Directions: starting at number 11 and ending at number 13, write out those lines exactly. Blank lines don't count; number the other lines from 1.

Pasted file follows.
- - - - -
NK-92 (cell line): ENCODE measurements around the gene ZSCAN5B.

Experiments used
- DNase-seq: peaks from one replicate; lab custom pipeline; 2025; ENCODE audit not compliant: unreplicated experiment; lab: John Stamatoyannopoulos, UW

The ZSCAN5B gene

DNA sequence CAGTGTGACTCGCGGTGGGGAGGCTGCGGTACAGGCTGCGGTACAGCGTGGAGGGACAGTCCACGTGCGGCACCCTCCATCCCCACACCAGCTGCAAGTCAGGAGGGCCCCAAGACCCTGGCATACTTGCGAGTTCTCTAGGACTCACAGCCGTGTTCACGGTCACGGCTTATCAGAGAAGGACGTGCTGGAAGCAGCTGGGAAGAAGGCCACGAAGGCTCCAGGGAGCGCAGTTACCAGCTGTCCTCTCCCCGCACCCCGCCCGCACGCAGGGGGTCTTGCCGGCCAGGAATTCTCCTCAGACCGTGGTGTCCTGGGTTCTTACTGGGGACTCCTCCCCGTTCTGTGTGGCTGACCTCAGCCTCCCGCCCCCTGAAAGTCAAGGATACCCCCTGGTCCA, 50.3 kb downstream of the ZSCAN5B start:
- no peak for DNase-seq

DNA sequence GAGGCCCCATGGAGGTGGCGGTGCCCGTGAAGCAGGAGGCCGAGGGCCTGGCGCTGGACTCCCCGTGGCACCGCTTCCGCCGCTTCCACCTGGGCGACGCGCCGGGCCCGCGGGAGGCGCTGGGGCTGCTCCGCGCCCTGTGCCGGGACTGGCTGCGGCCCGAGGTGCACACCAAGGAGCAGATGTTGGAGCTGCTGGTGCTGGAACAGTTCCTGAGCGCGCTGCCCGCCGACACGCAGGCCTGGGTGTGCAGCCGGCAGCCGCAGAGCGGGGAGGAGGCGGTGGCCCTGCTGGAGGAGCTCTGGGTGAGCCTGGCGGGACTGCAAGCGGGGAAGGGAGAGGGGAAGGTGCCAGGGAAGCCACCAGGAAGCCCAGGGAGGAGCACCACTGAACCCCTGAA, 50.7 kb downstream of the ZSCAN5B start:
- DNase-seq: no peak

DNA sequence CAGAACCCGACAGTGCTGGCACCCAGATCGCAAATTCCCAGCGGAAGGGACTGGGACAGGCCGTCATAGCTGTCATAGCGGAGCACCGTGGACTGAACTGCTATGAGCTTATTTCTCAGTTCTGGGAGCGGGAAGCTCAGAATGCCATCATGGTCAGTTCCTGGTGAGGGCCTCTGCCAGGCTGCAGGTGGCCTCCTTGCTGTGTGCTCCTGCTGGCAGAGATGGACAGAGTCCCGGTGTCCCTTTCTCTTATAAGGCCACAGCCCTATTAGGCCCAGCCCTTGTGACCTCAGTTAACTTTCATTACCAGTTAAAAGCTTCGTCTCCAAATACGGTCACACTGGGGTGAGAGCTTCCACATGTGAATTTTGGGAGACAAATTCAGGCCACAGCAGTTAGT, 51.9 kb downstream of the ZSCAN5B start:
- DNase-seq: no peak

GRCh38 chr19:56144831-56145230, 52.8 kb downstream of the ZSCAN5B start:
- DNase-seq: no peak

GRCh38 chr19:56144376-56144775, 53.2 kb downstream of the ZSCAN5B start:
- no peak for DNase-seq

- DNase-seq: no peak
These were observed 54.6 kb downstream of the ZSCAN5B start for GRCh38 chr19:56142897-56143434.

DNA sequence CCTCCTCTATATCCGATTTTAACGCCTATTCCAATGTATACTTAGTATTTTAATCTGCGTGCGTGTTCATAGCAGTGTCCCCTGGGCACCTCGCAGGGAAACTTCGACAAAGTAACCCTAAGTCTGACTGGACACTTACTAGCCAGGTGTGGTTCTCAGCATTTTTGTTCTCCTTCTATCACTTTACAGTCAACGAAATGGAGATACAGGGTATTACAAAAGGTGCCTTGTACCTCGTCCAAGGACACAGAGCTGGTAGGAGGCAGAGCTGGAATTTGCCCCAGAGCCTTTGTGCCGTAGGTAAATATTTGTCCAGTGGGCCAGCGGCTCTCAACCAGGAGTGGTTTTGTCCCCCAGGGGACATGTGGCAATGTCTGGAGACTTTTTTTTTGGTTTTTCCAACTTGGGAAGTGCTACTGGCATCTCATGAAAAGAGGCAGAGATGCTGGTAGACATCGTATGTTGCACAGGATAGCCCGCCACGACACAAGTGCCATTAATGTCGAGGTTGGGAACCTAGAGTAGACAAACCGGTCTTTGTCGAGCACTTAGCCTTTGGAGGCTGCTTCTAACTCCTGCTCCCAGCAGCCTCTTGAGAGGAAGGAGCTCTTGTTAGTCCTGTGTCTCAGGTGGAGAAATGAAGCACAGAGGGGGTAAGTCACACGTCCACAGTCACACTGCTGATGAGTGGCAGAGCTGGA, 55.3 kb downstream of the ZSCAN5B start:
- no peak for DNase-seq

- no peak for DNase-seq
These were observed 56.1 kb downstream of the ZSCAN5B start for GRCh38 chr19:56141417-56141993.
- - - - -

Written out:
GRCh38 chr19:56144831-56145230, 52.8 kb downstream of the ZSCAN5B start:
- DNase-seq: no peak

GRCh38 chr19:56144376-56144775, 53.2 kb downstream of the ZSCAN5B start: